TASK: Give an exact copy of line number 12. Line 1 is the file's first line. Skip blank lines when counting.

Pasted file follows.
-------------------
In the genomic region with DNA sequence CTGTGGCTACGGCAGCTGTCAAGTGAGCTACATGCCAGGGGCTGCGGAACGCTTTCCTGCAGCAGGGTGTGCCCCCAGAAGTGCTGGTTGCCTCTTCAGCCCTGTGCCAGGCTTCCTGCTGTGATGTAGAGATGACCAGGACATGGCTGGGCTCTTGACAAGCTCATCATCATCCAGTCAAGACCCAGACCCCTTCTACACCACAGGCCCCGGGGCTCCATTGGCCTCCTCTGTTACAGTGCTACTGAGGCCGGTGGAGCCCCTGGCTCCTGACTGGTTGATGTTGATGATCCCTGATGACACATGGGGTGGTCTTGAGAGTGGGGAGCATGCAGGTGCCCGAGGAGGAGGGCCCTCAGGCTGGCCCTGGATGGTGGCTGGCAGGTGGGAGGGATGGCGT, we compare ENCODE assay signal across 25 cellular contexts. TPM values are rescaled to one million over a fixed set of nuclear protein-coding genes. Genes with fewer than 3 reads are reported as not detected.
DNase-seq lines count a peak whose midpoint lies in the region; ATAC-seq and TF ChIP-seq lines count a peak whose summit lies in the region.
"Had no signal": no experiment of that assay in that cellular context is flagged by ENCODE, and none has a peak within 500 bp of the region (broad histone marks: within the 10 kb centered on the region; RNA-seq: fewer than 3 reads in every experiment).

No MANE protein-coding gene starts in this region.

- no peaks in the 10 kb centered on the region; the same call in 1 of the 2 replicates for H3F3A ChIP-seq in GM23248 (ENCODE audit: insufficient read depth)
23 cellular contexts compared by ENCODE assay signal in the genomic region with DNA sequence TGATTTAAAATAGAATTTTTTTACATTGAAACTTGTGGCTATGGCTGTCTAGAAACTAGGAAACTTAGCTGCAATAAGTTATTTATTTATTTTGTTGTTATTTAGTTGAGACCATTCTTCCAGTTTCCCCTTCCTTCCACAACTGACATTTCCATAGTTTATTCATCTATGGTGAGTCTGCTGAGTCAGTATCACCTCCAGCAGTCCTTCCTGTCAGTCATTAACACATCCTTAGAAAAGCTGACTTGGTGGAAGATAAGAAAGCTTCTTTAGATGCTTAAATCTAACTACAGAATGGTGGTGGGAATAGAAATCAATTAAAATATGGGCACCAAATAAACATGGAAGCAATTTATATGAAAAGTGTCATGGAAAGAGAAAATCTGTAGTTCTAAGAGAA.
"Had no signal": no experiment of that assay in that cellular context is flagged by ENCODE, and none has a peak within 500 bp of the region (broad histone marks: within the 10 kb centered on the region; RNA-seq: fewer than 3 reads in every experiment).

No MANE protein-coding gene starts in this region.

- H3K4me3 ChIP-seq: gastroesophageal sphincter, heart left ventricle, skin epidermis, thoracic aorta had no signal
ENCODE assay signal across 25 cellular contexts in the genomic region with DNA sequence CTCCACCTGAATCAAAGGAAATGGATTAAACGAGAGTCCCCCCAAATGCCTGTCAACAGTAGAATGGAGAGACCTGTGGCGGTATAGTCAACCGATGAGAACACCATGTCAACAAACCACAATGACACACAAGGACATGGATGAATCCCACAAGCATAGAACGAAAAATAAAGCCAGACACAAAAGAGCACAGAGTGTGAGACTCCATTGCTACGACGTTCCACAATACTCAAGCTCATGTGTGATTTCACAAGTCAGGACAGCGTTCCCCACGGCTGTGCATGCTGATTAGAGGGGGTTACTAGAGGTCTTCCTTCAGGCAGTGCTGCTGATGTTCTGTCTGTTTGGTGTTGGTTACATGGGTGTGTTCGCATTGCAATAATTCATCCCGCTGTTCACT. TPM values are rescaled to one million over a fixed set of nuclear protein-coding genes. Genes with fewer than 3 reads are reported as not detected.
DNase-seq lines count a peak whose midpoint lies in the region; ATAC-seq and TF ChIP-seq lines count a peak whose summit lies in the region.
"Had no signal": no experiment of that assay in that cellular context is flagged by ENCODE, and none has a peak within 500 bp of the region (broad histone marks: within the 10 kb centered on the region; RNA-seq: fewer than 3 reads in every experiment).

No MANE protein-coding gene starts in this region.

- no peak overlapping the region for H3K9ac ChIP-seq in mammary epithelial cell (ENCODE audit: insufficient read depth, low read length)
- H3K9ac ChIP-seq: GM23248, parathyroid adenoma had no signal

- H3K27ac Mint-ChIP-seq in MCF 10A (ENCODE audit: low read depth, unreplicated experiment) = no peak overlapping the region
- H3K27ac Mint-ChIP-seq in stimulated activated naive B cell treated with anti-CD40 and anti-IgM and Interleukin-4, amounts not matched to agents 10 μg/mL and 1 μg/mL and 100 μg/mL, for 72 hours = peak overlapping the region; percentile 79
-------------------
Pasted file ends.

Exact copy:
"Had no signal": no experiment of that assay in that cellular context is flagged by ENCODE, and none has a peak within 500 bp of the region (broad histone marks: within the 10 kb centered on the region; RNA-seq: fewer than 3 reads in every experiment).